headquarters at Crockett. He plans
to leave for his new post the early
part of next week. His successor
will be J. W. Cooper, who former
ly has been a forest project super
visor in the South Carolina area
of this forest.
Grady Siler, superintendent of
road construction in the Nantahala
forest, is to be transferred Febru
ary 1 to the Cherokee forest with
INDEPENDENT
Lindberg Case
FLEMINGTON, N. J. . . Around
these characters swing the most
dramatic court scenes this nation
has witnessed in years. It is the
trial of Hauptraana on the charge ;
of murdering the Lindbergh baby.
Upper left are character studies of
Bruno Richard Hauptmann. Upper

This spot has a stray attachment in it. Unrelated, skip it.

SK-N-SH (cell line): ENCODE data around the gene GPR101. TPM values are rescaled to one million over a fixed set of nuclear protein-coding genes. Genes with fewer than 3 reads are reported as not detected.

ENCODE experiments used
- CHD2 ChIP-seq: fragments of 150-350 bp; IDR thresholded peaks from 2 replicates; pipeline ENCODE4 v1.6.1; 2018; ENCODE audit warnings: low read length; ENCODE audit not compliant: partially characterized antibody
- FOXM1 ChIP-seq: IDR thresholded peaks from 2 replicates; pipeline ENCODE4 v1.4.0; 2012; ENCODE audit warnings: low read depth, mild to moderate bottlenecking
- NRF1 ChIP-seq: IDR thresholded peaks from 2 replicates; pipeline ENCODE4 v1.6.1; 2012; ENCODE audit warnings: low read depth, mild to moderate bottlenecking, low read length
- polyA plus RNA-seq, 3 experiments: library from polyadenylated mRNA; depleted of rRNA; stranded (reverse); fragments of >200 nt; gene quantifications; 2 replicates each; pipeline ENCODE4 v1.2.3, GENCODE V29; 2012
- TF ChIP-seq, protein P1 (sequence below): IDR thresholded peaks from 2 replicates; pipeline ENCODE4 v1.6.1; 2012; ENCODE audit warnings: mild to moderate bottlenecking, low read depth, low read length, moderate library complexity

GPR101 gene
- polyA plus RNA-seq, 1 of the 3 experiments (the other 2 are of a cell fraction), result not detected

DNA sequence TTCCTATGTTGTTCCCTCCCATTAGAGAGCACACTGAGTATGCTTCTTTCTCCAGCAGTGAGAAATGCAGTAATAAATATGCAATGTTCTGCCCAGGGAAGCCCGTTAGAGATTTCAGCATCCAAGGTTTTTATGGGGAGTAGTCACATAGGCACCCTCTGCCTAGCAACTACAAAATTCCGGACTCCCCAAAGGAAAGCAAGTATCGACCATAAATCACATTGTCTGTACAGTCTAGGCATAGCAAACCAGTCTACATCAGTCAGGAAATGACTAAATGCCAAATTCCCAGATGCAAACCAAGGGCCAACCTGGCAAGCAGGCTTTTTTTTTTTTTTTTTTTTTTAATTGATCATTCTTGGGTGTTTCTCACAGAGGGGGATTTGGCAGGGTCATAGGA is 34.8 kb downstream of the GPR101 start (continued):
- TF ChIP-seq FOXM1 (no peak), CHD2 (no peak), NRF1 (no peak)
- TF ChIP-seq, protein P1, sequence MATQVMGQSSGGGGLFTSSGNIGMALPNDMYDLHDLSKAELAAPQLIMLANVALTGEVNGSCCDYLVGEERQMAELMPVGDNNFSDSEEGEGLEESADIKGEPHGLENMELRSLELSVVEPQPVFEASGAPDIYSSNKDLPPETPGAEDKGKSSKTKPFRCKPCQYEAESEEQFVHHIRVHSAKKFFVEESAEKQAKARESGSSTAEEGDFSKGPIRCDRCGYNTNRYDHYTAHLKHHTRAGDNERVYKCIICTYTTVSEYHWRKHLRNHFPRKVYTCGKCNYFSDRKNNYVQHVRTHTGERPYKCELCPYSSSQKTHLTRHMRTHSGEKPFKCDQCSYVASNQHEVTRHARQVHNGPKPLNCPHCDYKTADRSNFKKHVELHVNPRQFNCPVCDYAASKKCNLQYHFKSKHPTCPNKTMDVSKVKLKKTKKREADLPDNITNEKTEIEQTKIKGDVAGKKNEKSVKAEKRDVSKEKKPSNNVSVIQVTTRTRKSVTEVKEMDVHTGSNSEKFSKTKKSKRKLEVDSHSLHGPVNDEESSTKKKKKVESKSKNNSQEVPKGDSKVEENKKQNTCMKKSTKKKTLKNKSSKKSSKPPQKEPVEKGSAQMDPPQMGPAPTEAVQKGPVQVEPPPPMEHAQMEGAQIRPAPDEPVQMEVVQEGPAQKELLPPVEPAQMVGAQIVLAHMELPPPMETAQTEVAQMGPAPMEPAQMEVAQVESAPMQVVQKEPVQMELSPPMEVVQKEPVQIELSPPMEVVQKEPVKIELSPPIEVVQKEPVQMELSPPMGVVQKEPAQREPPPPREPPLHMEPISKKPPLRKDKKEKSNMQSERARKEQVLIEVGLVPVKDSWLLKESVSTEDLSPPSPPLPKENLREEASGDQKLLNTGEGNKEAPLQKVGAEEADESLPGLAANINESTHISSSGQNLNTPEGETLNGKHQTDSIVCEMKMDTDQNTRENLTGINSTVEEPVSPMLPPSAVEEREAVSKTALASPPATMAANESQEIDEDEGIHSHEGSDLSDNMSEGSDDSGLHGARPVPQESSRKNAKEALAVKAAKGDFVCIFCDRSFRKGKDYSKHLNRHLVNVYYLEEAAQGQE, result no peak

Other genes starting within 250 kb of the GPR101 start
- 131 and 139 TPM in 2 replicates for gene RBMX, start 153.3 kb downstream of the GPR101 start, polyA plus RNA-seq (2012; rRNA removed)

right, is 'Supreme Court Justice
Thomaa.W. Trenchard, 71, who it
presiding at the trial Below, the
Hunterdon County jury upon whose
verdict rests the fate of Hauptmann.
Confirmed
T. W. Porter, Sr., who has been
serving for several months as post
master for Franklin under a tem
porary appointment, was notified
this morning of his permanent ap
pointment to the post.
His appointment for four years
was confirmed by the senate Wed
nesday. Mr. Porter was informed
in a telegram from Senator J. W
Bailey and a letter from Senator
Robert R. Reynolds. Both offered
their congratulations.
NEW TESTAMENT BOOKS
, it was not until tne ciose oi inc
ment was practically as it is now.
At the beginning of the third cen
tury only the Gospels and a collec
tion of Paul's Epistles were includ
ed. headquarters at Athens, Tenn. His
successor has not been announced
Zeke Byrd, ranger in the An
drews area of the Nantahala for
est, has been transferred to the
Ouachita forest with headquarters